t’s one thing to ask questions like why and how, but entirely different to dismiss things of a lack of evidence.

There is nothing wrong with proposing alternative explanations for the origin of the universe, who says we have to wait until the Big bang issue is settled? There are competing models in all fields of science and this subject is no different.

A valid question. I suspect it will take a breakthrough of the likes of E=MC^2, to reveal what the universe is actually

This is exactly why there is nothing wrong with exploring alternatives to the big bang.

#13 chance

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Posted 07 February 2006 - 01:44 PM

One can hardly claim deception when a clarifying paragraph immediately follows! I.e.


It is still quite deceptive as this process requires the existence of those natural laws to abide by them. This still side steps the issue of material before the big bang and where it came from. All that is offered as an explanation is 'well that is not the BBT'


Upon re reading I think you have a point, i.e. the Casimir effect is within the universe while the origin of matter precedes it. I must admit that I was in no doubt about this, but can see how it can be misinterpreted as evidence when it is more correctly, an analogy or at best circumstantial evidence.

I suspect it will take a breakthrough of the likes of E=MC^2, to reveal what the universe is actually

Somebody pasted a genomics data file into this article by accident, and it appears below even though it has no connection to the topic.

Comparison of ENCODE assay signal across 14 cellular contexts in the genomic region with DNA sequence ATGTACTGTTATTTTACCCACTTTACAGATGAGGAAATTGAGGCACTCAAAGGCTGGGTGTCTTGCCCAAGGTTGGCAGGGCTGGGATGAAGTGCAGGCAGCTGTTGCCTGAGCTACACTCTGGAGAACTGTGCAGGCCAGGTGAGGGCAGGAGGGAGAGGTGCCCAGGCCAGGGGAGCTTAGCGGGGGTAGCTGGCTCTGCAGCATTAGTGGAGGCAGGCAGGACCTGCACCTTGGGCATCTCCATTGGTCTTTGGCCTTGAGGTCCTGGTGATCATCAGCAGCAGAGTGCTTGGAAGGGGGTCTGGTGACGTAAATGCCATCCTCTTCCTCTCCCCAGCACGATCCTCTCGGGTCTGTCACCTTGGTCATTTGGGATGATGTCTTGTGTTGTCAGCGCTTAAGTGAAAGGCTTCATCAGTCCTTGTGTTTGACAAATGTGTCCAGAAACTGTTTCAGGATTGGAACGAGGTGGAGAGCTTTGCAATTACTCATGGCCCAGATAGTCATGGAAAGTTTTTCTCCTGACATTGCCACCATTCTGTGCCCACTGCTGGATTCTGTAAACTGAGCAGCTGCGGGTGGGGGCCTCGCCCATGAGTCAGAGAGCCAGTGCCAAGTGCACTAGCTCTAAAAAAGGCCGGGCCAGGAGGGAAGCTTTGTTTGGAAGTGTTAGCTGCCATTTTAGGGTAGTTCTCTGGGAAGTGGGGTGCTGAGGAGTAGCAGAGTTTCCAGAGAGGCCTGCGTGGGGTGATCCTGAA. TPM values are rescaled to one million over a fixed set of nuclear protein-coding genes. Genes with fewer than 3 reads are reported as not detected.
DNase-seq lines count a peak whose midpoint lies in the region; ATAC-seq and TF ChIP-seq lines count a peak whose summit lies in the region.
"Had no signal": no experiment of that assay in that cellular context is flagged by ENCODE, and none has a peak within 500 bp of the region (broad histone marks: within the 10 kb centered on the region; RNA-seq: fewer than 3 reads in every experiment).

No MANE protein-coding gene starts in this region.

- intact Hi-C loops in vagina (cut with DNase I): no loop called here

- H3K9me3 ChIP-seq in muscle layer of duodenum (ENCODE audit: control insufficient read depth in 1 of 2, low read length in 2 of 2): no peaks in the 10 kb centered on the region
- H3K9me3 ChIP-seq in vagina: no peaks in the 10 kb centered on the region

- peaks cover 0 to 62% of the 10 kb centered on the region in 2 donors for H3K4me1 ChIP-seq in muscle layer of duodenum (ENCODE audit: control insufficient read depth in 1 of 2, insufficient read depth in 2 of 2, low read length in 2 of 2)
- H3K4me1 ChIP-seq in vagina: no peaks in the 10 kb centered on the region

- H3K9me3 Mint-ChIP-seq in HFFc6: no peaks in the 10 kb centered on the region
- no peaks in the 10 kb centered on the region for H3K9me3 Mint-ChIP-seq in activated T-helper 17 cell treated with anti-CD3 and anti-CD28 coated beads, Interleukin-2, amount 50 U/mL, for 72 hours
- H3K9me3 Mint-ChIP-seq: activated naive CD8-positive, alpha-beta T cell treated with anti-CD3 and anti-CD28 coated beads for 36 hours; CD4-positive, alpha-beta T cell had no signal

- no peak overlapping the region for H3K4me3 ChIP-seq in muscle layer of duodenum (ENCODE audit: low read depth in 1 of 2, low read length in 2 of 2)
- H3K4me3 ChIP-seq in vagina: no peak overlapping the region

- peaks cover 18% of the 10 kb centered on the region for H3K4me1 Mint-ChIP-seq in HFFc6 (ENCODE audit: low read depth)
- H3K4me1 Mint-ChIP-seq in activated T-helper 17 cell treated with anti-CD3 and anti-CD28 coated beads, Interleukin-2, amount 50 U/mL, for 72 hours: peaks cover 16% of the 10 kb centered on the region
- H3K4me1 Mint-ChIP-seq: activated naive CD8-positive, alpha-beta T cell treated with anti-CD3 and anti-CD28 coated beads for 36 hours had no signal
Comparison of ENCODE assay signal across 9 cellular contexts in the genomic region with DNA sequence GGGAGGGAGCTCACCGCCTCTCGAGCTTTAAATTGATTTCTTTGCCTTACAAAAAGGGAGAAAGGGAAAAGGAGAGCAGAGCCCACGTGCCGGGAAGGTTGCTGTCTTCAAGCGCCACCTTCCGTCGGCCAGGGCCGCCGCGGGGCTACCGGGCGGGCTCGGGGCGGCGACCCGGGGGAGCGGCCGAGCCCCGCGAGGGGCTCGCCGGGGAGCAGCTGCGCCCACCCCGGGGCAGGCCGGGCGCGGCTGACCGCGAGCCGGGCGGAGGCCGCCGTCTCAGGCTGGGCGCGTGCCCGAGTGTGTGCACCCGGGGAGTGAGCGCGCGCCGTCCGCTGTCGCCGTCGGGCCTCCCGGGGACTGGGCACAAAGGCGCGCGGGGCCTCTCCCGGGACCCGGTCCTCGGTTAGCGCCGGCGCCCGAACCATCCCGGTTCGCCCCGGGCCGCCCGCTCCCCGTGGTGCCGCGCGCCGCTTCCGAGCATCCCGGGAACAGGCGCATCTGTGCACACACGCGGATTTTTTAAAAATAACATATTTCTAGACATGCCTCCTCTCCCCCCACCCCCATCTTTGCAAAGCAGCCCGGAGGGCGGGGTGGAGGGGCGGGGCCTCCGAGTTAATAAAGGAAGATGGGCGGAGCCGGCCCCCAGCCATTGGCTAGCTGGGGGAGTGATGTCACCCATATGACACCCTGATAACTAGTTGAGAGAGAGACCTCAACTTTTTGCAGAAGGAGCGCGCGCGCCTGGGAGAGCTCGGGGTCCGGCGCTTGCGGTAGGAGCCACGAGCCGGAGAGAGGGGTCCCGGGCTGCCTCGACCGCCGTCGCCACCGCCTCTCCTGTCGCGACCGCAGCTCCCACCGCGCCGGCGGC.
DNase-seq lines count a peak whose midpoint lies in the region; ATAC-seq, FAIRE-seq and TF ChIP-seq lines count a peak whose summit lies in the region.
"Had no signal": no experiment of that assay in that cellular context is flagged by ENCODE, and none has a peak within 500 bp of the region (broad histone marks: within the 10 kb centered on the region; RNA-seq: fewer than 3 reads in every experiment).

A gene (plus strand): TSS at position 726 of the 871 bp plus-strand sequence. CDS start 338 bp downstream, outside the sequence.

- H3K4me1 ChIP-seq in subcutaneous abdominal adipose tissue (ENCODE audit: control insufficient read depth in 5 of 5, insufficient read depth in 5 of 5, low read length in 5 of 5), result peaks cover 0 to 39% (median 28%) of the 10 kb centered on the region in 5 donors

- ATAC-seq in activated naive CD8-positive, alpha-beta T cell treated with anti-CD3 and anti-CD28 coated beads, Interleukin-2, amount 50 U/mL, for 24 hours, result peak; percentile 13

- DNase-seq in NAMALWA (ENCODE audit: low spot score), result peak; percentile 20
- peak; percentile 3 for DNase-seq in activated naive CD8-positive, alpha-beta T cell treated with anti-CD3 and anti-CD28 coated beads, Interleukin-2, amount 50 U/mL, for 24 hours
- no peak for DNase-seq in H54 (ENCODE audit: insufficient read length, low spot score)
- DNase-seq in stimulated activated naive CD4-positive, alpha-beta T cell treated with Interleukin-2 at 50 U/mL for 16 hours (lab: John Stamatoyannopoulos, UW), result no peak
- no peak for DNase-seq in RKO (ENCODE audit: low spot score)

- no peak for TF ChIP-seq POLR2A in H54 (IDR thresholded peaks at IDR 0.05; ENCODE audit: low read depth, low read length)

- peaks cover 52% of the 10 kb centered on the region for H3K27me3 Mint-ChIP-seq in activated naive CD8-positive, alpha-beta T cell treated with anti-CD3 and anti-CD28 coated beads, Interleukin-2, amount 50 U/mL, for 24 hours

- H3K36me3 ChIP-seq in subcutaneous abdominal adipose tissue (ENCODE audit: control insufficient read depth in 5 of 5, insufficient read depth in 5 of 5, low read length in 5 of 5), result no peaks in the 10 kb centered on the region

This is exactly why there is nothing wrong with exploring alternatives to the big bang.


Scientifically, the only competitor to BBT was the Steady State universe (now out of favour), neither of which address the origins.

Form YEC sources the only one to address such matters (I think) has been Dr. Humphreys, Starlight and Time (1994), but that also only deals with the universe and how it’s perceived an not how it originates.

#14 willis

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Posted 07 February 2006 - 02:33 PM

Upon re reading I think you have a point, i.e. the Casimir effect is within the universe while the origin of matter precedes it. I must admit that I was in no doubt about this, but can see how it can be misinterpreted as evidence when it is more correctly, an analogy or at best circumstantial evidence.

Fair enough, as long as we can amke that distinction.

Form YEC sources the only one to address such matters (I think) has been Dr. Humphreys, Starlight and Time (1994), but that also only deals with the universe and how it’s perceived an not how it originates.

That is the best know but, there several others.

#15 Joshua

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Posted 28 February 2006 - 05:22 PM

For information - You may like to read the updated talkorigins file on the big bang
Specifically, creating something from nothing

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Energy can neither be created nor destroyed, so how does talkorigin calim that matter and energy are completely annihilated ? Are talkorigins changing the laws of Physics by means of wikipedia, a perfect example of how not to run things at random.

E=MC2 - Energy and mass are interchangable. At the fundamental level of them all, what was the source of the energy at the momnet of the big bang ?

#16 chance

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Posted 28 February 2006 - 08:23 PM

Energy can neither be created nor destroyed, so how does talkorigin calim that matter and energy are completely annihilated ? Are talkorigins changing the laws of Physics by means of wikipedia, a perfect example of how not to run things at random.

E=MC2 - Energy and mass are interchangable. At the fundamental level of them all, what was the source of the energy at the momnet of the big bang ?


I will need the quote to properly answer your question, but that energy can neither be created nor destroyed, holds true, with a small qualifier, i.e. “the sum total” remains the same, so that in this universe the total sum total of energy/mass is constant.